March 5 — 4:19 pm, 2019

ELC report says charters are more segregated, serve relatively fewer students with the highest needs

Charter leaders fired back, saying that inequity is embedded in District practices and policies.

Philadelphia’s traditional charter schools enroll a smaller share of the city’s most disadvantaged students – those from the most poverty-stricken families, those who have special needs, and English language learners – than District-run schools do, according to a new report from the Education Law Center.

The findings suggest that the 58 schools “are not sharing equitably in the responsibility of educating all students,” the report said. Roughly 30 percent have no English language learners at all, it said. More than half of these charters are “hyper-segregated,” ELC stated, which is when more than two-thirds of a school’s students are from one racial group and less than 1 percent of them are white. Just 9 percent of District schools are hyper-segregated, the report found.

The ELC report stated that traditional charter schools as a whole “disproportionately enroll more advantaged students” and that this demographic difference gives these charters a “significant edge” in presenting themselves as more successful than District schools in academics and sustainability.

It also noted that traditional charters are more likely to be more than 50 percent white (12 percent of charters meet this criterion) than District schools are (5 percent meet the criterion) and more likely to be located in predominantly white neighborhoods. Overall in the District, about 15 percent of students are white.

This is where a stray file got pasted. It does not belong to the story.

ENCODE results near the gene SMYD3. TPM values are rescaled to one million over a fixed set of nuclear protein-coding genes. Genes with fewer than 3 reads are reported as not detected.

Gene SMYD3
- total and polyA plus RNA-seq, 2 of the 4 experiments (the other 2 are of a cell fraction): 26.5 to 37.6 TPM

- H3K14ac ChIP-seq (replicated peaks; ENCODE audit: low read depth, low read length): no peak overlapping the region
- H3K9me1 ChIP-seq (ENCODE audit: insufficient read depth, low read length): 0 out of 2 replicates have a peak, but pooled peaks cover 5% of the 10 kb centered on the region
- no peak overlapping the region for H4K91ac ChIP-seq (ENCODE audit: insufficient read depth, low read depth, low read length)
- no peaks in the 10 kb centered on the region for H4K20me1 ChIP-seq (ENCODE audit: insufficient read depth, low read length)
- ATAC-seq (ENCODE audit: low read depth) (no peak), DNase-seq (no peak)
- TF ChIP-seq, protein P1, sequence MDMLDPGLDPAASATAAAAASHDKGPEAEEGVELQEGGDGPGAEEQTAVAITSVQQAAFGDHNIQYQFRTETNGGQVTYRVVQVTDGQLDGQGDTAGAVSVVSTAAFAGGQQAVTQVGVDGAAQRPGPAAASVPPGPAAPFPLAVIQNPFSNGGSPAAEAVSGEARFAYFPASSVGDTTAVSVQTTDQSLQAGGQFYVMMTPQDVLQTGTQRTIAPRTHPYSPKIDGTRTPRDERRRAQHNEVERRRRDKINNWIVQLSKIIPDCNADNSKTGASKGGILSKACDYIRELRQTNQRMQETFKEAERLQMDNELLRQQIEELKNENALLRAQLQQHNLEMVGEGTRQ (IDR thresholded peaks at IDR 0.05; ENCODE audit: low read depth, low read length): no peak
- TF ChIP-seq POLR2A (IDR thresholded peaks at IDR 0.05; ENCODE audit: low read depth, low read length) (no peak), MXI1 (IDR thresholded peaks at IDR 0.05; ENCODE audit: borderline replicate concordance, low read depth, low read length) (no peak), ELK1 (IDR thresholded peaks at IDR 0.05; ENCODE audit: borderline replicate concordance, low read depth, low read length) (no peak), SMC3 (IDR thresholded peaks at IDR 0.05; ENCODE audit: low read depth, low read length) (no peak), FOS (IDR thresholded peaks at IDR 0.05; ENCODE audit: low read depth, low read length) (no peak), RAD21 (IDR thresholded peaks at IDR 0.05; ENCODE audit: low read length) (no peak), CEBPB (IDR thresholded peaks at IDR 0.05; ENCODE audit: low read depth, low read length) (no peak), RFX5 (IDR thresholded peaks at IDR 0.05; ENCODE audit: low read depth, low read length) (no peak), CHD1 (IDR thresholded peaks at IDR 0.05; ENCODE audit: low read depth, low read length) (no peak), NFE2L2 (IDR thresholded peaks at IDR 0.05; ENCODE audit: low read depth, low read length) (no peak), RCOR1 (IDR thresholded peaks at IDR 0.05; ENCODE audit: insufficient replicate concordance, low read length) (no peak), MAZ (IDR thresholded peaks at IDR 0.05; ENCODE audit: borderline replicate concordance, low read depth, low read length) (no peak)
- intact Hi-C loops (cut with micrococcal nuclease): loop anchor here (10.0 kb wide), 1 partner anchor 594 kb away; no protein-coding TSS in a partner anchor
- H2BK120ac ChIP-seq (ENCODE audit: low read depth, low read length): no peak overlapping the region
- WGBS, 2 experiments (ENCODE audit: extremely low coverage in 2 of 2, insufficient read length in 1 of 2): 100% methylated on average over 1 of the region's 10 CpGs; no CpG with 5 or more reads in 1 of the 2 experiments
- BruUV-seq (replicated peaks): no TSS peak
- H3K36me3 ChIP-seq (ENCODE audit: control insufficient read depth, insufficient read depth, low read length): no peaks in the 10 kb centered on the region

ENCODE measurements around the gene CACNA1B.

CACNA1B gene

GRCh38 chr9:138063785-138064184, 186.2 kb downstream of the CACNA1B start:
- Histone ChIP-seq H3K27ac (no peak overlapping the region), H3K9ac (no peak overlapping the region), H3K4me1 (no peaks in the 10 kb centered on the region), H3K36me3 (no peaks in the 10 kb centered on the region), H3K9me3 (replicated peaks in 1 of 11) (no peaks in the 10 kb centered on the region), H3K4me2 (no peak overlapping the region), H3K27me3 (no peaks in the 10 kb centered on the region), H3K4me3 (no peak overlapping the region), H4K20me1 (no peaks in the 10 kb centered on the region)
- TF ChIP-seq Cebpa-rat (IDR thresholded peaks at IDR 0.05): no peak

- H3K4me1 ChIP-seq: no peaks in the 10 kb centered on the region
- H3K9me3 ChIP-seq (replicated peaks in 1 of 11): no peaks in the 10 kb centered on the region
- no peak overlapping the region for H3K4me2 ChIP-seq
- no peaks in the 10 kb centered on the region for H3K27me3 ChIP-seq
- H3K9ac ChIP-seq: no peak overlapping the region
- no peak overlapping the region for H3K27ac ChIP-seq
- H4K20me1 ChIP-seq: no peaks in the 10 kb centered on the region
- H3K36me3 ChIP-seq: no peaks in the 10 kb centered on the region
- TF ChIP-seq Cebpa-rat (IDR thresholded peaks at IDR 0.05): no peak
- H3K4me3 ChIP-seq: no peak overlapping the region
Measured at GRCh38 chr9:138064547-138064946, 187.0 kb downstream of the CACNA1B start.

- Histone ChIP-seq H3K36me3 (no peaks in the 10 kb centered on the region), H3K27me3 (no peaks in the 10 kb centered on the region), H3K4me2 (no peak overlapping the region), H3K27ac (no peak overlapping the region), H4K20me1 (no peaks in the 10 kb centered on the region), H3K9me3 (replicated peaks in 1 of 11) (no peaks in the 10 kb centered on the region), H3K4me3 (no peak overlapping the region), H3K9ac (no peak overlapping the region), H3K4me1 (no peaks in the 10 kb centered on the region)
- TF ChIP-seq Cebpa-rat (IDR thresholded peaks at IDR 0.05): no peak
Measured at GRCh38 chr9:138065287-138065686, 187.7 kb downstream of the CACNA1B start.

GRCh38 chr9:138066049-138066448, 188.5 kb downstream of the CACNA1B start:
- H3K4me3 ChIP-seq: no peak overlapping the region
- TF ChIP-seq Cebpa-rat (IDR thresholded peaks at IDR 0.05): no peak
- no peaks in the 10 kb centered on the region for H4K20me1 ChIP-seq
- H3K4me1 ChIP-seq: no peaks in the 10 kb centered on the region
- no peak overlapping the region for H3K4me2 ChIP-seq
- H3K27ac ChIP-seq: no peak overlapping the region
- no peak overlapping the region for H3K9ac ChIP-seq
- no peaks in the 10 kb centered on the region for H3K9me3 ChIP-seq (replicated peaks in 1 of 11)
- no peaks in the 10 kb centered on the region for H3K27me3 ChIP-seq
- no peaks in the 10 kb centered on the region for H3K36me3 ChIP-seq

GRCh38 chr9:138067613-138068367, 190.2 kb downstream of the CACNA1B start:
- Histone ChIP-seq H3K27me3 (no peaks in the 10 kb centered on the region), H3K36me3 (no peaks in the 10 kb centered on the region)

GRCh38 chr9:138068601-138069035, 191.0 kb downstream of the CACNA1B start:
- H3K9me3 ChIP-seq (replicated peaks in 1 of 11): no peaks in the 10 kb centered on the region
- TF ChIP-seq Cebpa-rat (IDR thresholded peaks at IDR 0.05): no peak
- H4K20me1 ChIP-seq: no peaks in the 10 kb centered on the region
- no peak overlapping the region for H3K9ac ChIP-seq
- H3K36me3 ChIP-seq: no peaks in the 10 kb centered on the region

Although the simple requirement that students must apply to enroll in charters already guarantees a self-selected population, “systemic charter practices exacerbate the differences between district and charter populations, deepening the ‘double segregation’ of race and poverty for students who remain in district schools,” the report said.

Charter proponents pushed back on the report’s conclusions and data analysis.

“We share ELC’s concerns around segregation and equitable access to high-quality schools, but charter schools are part of the solution, not the problem,” wrote Stephen DeMaura, executive director of Excellent Schools PA, in an email.

The ELC report did not include in its analysis 25 so-called Renaissance charters, which are converted District schools that are required to accept all students from a given catchment area. It also excluded cyber charters and several traditional charters for which it didn’t have enough data.

The state charter school law specifies that charter schools must not discriminate and must accept students by lottery, regardless of need or disability. ELC found that although overall, traditional charters and District-run schools serve a similar percentage of children with disabilities – 17 percent for District schools and 18 percent for charters – the charters serve comparatively few students with more severe and expensive learning needs.

For instance, nearly half the special education students who attend charters – 46 percent – have what is known as “specific learning disabilities” such as dyslexia and ADHD, which are more common and less costly for schools to meet their needs. In District schools, 37 percent of special education students meet that definition. At the same time, charters serve a lower percentage of students diagnosed with autism, serious emotional disturbances, intellectual impairment, and multiple disabilities – so-called “low incidence” diagnoses that are expensive and labor-intensive for schools. 

The ELC report said that “roughly 40 percent of traditional charters failed to adhere to federal and state enrollment requirements designed to ensure that charters are truly accessible to all students in accordance with their mandate as public schools.”